The group of 20 painters, called Artists of the Canyon, has been meeting on Mondays since December painting the lush grounds and clubhouse. Their paintings will be featured in a show titled “Chevy Chase Landscapes” from March 14 to 30 on the walls of the ballroom, restaurant and lounge, said Dahl Delu, coordinator of the artists’ group.
Miguel Perez of Whites Art Framing & Restoration in Montrose will be curating the show; and Swain’s Art Supplies, of Glendale, will provide artist prizes.
“It’s interesting to see how each artist sees the same scene differently,” Delu said, adding that artists were painting in different media — watercolors, oils, pastels and acrylics.
The artists paint in the morning and then go to lunch at a local restaurant.
“There’s no ego,” Van said. “We appreciate each other’s talent.”
And there is no competition, Delu said. It’s an unofficial class where the artists can learn from each other, sharing techniques.
“With art, you get better, you don’t get worse,” he said.
Kathy Yaude, of Studio City, pointed to the tall, narrow trees in her painting, “Mulligan’s Run.” The sun’s rays were casting horizontal stripes in varying colors of green and yellow across the center of the canvas.
“Painting outdoors — plein air — is the study of light effects,” she said. “It’s a good learning exercise.”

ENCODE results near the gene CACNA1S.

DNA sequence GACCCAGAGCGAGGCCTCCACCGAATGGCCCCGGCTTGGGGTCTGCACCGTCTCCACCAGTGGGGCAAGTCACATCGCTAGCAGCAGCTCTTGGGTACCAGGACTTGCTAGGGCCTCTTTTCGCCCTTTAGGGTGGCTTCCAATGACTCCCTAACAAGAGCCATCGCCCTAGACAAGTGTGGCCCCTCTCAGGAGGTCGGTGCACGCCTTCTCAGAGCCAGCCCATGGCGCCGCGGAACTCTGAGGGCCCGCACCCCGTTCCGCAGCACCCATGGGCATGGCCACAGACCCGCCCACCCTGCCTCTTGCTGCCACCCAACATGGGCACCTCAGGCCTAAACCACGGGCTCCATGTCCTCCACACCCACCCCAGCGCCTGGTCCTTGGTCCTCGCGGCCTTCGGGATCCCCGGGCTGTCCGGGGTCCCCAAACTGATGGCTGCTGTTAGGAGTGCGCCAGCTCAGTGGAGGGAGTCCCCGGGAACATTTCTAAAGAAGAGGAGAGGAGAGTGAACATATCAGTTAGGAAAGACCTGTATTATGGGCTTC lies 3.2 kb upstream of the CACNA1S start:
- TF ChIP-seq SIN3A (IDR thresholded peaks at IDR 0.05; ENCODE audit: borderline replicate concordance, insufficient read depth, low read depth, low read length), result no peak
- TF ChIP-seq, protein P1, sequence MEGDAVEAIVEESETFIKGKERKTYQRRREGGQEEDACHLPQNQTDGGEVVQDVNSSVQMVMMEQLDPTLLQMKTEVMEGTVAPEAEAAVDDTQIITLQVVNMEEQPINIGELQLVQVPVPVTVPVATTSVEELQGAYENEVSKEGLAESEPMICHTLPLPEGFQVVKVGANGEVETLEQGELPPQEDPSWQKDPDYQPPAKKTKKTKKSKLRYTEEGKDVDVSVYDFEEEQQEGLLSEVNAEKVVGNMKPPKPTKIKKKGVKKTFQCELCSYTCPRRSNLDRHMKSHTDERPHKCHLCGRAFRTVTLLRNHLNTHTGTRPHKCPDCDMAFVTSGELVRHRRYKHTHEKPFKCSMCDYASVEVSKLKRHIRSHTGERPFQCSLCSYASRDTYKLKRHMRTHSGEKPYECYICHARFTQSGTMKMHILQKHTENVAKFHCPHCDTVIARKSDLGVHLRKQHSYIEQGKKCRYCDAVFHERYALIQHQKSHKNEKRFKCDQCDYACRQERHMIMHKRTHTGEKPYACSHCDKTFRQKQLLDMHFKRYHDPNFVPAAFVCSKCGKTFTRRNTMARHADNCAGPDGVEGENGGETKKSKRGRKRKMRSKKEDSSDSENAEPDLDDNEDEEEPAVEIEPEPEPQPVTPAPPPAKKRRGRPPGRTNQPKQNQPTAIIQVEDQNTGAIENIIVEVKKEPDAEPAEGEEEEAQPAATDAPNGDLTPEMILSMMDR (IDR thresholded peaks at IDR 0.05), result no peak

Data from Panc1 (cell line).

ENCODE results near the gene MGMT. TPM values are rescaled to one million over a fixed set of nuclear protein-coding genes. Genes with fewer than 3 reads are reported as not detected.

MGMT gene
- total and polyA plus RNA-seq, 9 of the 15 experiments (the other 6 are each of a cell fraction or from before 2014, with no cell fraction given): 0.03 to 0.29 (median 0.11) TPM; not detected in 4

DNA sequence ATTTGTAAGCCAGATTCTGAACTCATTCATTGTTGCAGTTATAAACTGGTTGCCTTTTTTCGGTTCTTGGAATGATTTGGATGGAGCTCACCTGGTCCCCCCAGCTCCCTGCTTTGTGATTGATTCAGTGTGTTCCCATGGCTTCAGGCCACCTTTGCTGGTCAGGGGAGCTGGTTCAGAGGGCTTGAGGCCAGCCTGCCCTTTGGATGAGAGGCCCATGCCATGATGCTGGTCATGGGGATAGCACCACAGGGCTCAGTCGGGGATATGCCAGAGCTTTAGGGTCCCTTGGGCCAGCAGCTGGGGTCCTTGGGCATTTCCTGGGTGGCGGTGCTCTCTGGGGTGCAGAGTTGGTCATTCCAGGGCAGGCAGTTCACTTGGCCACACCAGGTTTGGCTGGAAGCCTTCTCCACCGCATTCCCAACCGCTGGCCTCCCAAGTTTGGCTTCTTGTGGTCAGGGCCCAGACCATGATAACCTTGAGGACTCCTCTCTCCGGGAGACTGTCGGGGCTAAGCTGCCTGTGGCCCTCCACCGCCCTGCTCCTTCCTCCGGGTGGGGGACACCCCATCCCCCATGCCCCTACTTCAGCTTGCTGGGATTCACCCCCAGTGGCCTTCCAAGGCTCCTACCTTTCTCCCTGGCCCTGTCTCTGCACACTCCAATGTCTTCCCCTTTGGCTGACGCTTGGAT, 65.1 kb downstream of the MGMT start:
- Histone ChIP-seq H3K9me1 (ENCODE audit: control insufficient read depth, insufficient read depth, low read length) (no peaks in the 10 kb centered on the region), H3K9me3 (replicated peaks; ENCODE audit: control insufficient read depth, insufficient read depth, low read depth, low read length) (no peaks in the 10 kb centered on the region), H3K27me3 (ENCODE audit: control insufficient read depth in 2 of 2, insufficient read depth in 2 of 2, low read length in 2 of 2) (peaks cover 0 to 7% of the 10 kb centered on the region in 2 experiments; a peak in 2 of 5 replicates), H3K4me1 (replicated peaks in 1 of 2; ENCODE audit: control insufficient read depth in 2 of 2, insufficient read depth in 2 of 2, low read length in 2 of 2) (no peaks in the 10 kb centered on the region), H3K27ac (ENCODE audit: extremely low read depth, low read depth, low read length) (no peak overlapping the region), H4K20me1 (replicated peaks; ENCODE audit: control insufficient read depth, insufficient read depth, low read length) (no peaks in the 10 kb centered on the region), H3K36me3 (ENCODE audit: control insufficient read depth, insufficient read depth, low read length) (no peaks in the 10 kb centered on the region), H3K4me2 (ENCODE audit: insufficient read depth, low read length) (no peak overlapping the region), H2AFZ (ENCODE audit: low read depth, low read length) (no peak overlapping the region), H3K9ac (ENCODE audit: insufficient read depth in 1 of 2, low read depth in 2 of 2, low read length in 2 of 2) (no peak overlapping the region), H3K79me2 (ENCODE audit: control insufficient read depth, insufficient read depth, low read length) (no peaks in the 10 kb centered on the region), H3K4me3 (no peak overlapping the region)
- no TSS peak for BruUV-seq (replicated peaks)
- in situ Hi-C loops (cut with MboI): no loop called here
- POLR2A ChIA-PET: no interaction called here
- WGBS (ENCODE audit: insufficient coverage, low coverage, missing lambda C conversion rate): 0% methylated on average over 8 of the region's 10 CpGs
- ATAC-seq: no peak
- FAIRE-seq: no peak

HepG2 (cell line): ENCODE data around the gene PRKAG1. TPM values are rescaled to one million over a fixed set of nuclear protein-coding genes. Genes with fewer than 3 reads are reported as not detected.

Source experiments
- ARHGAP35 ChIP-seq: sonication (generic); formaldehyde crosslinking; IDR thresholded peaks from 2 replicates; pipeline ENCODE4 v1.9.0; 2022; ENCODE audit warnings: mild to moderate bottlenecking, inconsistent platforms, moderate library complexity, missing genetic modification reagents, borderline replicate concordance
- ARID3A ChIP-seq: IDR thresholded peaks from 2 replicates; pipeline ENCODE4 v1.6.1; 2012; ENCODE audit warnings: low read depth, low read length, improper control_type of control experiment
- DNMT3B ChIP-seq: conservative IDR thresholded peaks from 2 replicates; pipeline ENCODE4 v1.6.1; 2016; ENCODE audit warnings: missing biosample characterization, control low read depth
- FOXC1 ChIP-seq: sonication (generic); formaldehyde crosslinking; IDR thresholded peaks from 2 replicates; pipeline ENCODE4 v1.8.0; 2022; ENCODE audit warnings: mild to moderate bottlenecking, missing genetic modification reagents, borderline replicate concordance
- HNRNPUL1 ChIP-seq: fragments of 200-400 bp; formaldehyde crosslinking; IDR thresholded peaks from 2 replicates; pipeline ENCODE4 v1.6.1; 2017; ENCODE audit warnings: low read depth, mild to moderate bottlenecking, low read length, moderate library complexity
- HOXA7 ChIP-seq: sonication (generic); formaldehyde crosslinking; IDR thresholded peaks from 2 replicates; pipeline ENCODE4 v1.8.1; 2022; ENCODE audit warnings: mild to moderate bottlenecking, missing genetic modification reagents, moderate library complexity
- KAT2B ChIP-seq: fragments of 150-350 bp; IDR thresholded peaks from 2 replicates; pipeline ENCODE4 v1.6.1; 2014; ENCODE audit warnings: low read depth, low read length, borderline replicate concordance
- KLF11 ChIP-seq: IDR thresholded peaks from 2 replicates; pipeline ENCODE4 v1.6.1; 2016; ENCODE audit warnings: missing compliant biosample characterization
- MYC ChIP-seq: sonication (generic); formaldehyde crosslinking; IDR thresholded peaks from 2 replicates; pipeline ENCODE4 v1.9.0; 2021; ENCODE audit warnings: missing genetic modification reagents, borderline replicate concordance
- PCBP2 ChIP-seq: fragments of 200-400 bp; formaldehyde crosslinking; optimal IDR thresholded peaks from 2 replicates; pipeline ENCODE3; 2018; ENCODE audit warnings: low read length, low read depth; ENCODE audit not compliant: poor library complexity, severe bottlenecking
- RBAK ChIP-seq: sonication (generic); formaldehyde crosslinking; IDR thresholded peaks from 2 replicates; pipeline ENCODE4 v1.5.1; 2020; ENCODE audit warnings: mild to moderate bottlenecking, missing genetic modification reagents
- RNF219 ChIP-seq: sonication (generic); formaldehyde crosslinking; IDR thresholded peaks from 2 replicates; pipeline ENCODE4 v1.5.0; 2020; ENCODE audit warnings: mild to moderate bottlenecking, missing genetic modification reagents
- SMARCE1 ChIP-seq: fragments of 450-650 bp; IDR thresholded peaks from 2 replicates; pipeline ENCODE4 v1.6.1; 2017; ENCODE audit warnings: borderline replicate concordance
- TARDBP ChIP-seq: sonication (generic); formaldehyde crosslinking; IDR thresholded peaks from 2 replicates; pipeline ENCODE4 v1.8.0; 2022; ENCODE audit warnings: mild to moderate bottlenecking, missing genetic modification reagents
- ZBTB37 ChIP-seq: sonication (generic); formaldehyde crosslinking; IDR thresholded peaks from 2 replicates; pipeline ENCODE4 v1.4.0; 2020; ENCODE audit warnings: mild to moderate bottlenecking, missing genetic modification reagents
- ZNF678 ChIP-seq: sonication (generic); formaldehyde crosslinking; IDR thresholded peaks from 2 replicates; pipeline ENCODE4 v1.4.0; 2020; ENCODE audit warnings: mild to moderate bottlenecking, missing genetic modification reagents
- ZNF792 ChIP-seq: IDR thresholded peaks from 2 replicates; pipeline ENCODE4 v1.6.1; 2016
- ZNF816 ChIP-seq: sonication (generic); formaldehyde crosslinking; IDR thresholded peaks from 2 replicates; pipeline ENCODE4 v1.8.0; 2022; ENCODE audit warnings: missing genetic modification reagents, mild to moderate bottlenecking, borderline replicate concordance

The natural environment adds to the challenge, the weather is unpredictable, the sun changes location quickly, and the paint sometimes won’t cooperate, Van said.
Across the fairway, 80-year-old Jacques Valin, of Burbank, was finishing his oil painting of the huge tree Van was painting under, and the clubhouse in the distance.
“I’m trying to get the feel of the powerful clubhouse,” he said. “It looks like it’s standing firm, like the Rock of Gibraltar.
“Trees are beautiful. They have a lot of personal character. They have a soul of some kind. You see this tree? No other is a duplicate. Each one is individual.”
When painting, Valin said, he tries to apply the rules he learned from his Russian teacher, Sergei Bongart.
“The main thing is to bring out what impressed you most in the beginning and stay with it,” he said. “Exaggerate too. Say it loud and clear.”